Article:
Psychology finds its initial roots in the philosophy of the ancient Greeks, many of whom attempted to divide the conscious mind, defining things like morality and purpose. Though their studies were perhaps to esoteric and religion-centric to be considered even psuedoscience, it was questions like theirs that would eventually seek scientific answers through psychology. However, until the 19th century, psychology was considered to merely be a branch of philosophy.
The roots of change can be seen as early as 1550, where a document now known as the “Ebers papyrus” contained a short, semi-mystical description of clinical depression. Though fraught with pre-scientific spells and the like, this represents a definitive step toward modern psychological thought. Some forty years after this, German-born Rudolph Goclenius is believed to have coined the term “psychology” itself, combining the Greek word root for “soul” with a suffix meant to imply “study thereof.” That this “study of the soul” would someday be an area grappling entirely with non-divine issues is a rather ironic twist in history.
By 1879, things had changed significantly, as evidenced by the founding of Wilhelm Wundt’s founding of a laboratory for the express purpose of studying mental states and behavior. Barely 10 years later, in 1890, William James published his landmark work, Principles of Psychology, effectively setting the terms for psychological discussion for years to come. Wundt’s adherents went on to advance the cause of structuralism, examining the structure of mental processes, whilst James’ students lived by the creed of fundamentalism, breaking processes into their component parts. Though practices like introspection were prevalent at this point, these early psychologists showed a major departure from those of previous generations: no aspect of metaphysics or religion found its way into their analysis; their work was, for all intents and purposes, scientific. Also, the American Psychological Association was formed in 1892.
Another major player of the 1890s era was Sigmund Freud, who’s sexually-driven analysis of the so-called unconscious mind was at the core of his field, known as psychoanalysis. Working primarily for rich patients using questionable methods such as hypnotism and introspection, Freud nonetheless went on to have massive impact on the scientific community as a whole, and to this very day, psychoanalysis remains a viable approach to psychology.
Perhaps in response to the still lax laws of science practiced in some areas of psychology, behaviorism rose to popularity, championed by the likes of John B. Watson, Edward Thorndike, and B. F. Skinner. These men did away with notions of internal processes like belief and goals, instead believing that the root of all human action was in stimulus-response mechanisms initiated by environmental variables that then acted upon subconscious reflexes in the mind. In his 1913 paper, Psychology as the Behaviorist Views It, Watson went on to make statements such as that behaviorism “Is a purely objective experimental branch of natural science.” The statement that “The behaviorist. . . recognizes no dividing line between man and brute” is perhaps the branch’s most controversial, but it is also perhaps its most well defended.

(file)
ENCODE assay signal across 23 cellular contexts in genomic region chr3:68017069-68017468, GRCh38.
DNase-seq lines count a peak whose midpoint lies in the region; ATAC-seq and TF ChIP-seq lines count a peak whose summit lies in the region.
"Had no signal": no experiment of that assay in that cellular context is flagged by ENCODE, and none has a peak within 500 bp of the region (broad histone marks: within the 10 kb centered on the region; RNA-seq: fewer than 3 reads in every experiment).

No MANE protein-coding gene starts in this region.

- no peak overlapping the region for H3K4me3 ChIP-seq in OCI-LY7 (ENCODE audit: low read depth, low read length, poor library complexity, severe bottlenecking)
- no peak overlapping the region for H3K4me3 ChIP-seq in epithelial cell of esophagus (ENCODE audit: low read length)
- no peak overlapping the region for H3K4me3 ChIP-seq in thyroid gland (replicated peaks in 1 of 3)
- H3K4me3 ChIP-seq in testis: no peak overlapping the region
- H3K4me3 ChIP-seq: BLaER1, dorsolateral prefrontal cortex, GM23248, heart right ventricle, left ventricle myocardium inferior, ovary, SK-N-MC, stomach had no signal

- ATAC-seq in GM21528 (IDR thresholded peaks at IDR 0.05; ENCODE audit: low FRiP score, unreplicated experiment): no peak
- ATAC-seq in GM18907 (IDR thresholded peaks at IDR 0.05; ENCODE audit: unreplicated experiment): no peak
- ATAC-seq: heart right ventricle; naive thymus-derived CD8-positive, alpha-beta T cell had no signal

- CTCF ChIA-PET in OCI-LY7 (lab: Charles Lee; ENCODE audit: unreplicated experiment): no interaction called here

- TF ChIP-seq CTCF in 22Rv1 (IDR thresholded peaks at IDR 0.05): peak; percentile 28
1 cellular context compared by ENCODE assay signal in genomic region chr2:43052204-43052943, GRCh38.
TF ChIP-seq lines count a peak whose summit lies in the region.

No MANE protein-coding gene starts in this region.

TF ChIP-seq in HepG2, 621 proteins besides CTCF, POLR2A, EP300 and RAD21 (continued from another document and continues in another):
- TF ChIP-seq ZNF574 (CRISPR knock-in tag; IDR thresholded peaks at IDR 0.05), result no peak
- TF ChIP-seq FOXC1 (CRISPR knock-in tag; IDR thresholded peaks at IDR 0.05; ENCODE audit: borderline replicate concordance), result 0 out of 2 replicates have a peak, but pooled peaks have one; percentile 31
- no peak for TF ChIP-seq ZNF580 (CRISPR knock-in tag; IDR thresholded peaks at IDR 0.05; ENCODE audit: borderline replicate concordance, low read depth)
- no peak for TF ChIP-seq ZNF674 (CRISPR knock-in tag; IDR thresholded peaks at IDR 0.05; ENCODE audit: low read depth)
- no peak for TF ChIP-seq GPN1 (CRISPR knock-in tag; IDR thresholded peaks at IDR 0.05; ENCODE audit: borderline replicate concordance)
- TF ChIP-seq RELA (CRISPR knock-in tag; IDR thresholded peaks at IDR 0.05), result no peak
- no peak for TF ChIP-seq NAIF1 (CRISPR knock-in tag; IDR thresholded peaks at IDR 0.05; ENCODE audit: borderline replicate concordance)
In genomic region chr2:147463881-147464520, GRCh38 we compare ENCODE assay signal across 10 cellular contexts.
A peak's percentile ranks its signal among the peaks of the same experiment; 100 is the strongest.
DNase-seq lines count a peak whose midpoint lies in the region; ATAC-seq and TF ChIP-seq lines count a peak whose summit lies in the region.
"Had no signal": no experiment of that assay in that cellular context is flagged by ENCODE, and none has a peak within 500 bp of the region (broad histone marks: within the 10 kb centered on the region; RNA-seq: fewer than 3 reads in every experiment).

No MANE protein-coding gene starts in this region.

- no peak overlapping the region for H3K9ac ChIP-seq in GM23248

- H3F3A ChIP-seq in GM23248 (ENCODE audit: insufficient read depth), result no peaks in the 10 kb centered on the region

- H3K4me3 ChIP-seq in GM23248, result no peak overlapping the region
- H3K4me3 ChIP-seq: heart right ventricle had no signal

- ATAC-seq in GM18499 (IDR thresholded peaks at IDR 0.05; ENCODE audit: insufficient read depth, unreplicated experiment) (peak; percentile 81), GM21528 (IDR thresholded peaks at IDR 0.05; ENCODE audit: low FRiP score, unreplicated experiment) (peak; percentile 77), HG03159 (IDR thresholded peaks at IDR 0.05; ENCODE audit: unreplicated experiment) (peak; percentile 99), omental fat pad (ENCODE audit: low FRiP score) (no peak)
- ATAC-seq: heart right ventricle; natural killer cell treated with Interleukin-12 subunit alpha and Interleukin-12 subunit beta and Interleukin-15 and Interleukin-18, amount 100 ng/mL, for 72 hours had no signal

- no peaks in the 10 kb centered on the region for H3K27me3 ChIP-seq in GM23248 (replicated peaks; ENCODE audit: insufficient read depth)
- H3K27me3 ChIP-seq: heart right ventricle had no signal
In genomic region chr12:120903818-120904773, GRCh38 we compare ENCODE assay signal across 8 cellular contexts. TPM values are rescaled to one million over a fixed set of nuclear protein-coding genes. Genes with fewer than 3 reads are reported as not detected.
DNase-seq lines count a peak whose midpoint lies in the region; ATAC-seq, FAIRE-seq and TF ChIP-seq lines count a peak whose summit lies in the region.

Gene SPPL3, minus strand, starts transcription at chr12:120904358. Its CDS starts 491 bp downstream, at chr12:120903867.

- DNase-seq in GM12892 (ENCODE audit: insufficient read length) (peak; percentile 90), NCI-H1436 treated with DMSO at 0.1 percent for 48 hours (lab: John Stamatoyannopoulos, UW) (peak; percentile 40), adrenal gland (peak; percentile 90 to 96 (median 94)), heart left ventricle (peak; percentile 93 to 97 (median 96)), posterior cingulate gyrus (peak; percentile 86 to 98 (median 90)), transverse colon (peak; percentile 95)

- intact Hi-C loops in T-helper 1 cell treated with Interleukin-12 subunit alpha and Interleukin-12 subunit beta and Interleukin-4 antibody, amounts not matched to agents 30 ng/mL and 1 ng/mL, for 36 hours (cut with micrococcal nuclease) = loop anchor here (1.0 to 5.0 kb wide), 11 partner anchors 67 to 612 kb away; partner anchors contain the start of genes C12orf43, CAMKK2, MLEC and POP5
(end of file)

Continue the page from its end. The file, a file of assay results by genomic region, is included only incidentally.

From within behaviorism came conditioning models of human behavior which, aside from being remarkably successful, also were able to enhance the branch’s strength throughout much of the early part of the 20th century.
In many ways, 1957 was the final year of behaviorism’s undisputed reign as the most popular and accepted branch of psychology. In it, Noam Chomsky published a book known as Verbal Behavior which used the observation that children were able to create sentences outside the realm of what strictly behaviorist-based learning theories allowed them. Along with similarly timed by Albert Bandura, this book demonstrated the need for the study of long-forgotten internalized representations.
As a result, various new forms of psychology arose, and together with surviving aspects of the older schools of thought, these have gone on to define modern psychology as a varied and productive field. Some of these newer ways of thinking include the following.
Cognitive psychology was formed partially in response to the rise of computerized thinking, and certainly due to the relative fall of behaviorism, and it attempted to account for the previously ignored mental states and representations scientifically. Through the hard work and dedication of scientists like Charles Sherrington and Donald Hebb, as well as numerous studies into the functioning of brain-damaged individuals, cognitive science has further branched into neuropsychology and cognitive neuroscience. These schools of thought primarily seek to explain and quantify links between the brain and nervous system and human behavior, and utilize experimentation heavily.
Carl Jung went on to infuse traditional Freudian psychoanalysis with his own brand of spirituality, and went on to create a particularly popular branch of pseudoscience. This is another ironic twist, in that Freud himself believed religion to be no more than a mass delusion.
Also, humanists like Abraham Maslow and Carl Rogers, and the Gestalt theorist Fritz Perls have carved out unique sectors of psychology set up primarily around an almost existentialist and phenomenological view of psychology. Their views on a hierarchy of human needs, client-centered therapy, and human experience may well not be the most scientific, however, leading to a strange sort of full-circle motion in psychology.
These varied fields have each contributed to the vast array of psychological knowledge available today, and each continues to influence science as science still attempts to quantify and explain the inner workings of the human mind.